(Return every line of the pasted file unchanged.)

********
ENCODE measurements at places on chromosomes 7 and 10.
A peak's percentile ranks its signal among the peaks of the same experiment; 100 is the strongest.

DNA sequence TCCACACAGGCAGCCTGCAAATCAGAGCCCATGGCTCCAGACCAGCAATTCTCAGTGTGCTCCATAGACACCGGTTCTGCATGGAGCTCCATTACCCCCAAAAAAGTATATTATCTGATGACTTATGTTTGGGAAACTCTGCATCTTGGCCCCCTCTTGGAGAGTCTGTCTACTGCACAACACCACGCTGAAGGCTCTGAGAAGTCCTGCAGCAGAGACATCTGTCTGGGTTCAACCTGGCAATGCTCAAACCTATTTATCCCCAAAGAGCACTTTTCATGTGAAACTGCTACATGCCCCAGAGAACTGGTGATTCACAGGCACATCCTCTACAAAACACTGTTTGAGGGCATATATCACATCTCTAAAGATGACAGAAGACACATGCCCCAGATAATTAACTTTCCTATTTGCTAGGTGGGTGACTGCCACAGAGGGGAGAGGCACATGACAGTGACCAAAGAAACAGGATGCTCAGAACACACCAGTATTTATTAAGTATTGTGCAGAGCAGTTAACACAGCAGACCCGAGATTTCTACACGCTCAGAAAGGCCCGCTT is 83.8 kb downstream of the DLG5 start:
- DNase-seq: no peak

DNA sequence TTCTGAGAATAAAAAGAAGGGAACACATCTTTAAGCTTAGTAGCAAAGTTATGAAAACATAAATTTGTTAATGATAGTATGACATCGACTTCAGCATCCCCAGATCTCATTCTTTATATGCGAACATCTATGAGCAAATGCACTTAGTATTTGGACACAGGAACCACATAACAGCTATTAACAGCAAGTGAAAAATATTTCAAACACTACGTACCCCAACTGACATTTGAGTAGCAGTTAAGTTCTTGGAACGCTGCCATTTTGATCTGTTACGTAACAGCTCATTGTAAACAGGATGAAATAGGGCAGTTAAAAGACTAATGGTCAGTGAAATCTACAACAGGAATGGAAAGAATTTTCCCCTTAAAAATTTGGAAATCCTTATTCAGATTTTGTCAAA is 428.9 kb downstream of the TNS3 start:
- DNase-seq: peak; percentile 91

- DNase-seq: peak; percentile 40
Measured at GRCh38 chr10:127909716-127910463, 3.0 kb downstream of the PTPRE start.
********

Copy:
ENCODE measurements at places on chromosomes 7 and 10.
A peak's percentile ranks its signal among the peaks of the same experiment; 100 is the strongest.

DNA sequence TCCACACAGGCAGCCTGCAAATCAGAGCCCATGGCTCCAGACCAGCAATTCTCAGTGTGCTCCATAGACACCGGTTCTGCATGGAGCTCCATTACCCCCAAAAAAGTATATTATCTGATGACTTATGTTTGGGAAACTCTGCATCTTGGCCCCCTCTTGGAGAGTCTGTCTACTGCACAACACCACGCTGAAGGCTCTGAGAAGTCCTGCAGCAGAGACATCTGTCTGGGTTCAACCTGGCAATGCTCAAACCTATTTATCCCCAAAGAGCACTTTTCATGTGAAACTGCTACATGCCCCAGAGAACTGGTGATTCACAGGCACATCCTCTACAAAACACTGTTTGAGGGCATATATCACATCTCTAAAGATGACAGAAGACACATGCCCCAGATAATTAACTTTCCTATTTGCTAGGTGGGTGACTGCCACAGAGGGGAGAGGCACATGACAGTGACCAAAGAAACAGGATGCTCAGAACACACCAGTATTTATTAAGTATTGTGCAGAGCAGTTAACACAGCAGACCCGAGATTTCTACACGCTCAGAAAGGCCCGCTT is 83.8 kb downstream of the DLG5 start:
- DNase-seq: no peak

DNA sequence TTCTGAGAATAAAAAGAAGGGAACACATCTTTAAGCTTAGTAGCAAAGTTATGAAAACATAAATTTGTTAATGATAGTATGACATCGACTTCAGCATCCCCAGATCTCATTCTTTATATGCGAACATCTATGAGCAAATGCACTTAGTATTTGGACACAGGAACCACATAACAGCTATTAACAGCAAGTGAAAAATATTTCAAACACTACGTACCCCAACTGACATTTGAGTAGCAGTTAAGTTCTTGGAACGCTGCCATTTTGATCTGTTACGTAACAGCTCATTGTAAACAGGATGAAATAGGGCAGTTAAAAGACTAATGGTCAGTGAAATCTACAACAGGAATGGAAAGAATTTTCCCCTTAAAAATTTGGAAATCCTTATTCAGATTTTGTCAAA is 428.9 kb downstream of the TNS3 start:
- DNase-seq: peak; percentile 91

- DNase-seq: peak; percentile 40
Measured at GRCh38 chr10:127909716-127910463, 3.0 kb downstream of the PTPRE start.